use a very small brass sledge. The sledge shape has a broad surface
area, the brass prevents mushrooming of your stamp, and it has the
weight needed for a deep impression without doing gorilla antics.
Another alternative is to stamp on a small piece of metal that is
thick, then attach this to the piece with solder. Think of a small
’tag’ with rounded edges, and it’s very professional looking as well.


#4

Hi Dede, There is a company called Microstamp in Pasadena Ca. Their
phone number is 1 800 243 3543. They carry high quality stamps
that are sharp and crisp. Their website is www.microstampusa.com

Diane Sadel www.sweetgemstones.com (hopefully my site will be back
up today after the server crashed on Sunday)


#5
 Hello: I have not been able to get a really great deep stamp when
I stamp my work with trademark and metal mark  Occasionally when I
do custom work I wil l have my polisher stamp a piece and it is not
very deep either  I want t o be able to stamp my master metal
pieces and then cast without worrying about the stamp eroding away
by polishing

Hi DeDe, What I do to stamps is probably unheard of by most, but,
being a model maker /caster etc…We have tricks! What I have done is
shaved away the excess steel around the stamp area using
magnification glasses and a few diamond burrs… when I’m done, I
have just the customers logo or 925/14k etc on the tip of the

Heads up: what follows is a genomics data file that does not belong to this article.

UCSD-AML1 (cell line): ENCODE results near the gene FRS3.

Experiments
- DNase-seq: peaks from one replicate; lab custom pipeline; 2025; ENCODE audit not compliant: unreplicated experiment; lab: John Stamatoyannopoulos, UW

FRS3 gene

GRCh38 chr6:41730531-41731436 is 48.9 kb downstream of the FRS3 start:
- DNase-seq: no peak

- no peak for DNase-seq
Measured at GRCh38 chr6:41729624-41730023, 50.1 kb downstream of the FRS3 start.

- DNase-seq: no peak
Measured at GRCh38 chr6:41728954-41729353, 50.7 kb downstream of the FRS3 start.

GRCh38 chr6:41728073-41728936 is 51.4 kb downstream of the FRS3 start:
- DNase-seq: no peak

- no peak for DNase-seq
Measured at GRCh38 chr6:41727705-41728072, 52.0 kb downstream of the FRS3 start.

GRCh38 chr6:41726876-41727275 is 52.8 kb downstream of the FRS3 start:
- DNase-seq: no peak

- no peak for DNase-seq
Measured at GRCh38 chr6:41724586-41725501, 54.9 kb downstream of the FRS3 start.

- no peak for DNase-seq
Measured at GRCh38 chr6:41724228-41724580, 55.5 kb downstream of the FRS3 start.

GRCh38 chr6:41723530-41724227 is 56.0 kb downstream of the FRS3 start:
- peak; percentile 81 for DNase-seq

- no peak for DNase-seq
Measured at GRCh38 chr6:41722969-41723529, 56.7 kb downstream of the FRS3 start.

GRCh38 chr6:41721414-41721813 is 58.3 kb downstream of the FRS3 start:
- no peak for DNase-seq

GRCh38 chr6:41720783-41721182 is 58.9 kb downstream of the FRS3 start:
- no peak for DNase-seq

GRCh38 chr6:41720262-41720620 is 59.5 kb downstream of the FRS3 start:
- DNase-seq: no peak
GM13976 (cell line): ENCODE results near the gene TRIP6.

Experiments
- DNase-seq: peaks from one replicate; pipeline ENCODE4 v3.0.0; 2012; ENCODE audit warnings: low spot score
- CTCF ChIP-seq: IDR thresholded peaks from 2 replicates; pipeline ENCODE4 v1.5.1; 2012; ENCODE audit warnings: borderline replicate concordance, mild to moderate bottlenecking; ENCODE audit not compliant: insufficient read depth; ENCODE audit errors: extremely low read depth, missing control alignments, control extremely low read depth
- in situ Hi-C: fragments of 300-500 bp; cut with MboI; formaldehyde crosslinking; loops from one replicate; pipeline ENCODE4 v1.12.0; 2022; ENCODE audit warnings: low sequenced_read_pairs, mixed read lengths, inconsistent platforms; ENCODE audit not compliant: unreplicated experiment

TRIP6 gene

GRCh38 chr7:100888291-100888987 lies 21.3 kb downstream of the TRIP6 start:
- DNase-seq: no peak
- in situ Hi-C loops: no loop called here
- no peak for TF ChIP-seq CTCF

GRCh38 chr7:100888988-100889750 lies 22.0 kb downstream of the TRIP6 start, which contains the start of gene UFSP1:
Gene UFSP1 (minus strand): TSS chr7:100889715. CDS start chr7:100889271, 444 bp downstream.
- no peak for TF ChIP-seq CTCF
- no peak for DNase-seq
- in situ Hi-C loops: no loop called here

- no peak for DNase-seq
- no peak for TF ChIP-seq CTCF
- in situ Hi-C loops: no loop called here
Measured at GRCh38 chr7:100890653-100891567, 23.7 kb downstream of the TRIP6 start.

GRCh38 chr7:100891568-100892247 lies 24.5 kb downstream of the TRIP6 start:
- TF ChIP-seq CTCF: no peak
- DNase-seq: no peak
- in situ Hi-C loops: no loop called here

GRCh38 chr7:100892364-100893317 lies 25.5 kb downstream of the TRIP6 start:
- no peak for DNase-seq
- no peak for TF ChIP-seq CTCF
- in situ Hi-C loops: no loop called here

stamp… I shave all the excess steel away by about 1/16 th of an
inch … now, when I stamp a model… it is always deep on the first
wack of the hammer… deeper on the second… 2 wacks of the hammer
and you won’t be able to take that logo out no mater what you do in
finishing. Daniel Grandi

We do casting/ finishing and a whole lot more for designers,
jewelers, stores, catalogs,students and for people in the trade.
Contact: sales@racecarjewelry.com


#6

I have not been able to get a really great deep stamp when stamp my
work with trademark and metal mark

Referring to the article,’ Getting a deep stamp’ by DeDe Sullivan,
I have a lot to say about this matter. I have ordered recently a
hallmarked stamp with my initials and the gold standard effigy on
one whole stamp from a well known retailer in USA. It costed me
US$780. After waiting for it two months, it resulted that it was
faulty and the stamp came flat after two strokes on my gold items.
After complaining that the tip is too soft and needs hardening,
which resulted in a lot of e-mail correspondence on ‘how I used it’,
and that the stamp they said was hard enough, but for me it wasn’t,
this and that, they accepted to do it again at no expense. I have
received the second one, re-done after another two months. Still I’m
not satisfied and the stamp is not clear after twenty strokes of
work. So in few words, be careful where to make orders on Stamping!
First cut is the deepest.

JOSEPH TANTI
http://jostanti.cjb.net


#7

Joseph, It is hard to believe that you were charged $780 for the
stamp. I have had a number of custom made stamps made for far less
that that. I would be interested to know who made the stamp for you.
Joel Schwalb @Joel_Schwalb www.schwalbstudio.com


#8

Dede: Another way of marking masters is to engrave the logo or text
into the piece. This can be done deeply with rotary engraving points
as used on manual pantographs or CNC systems. This way the depth can
be controlled and there is no distortion from stamping. It does take
more time though.

Ken Gastineau
Berea, Kentucky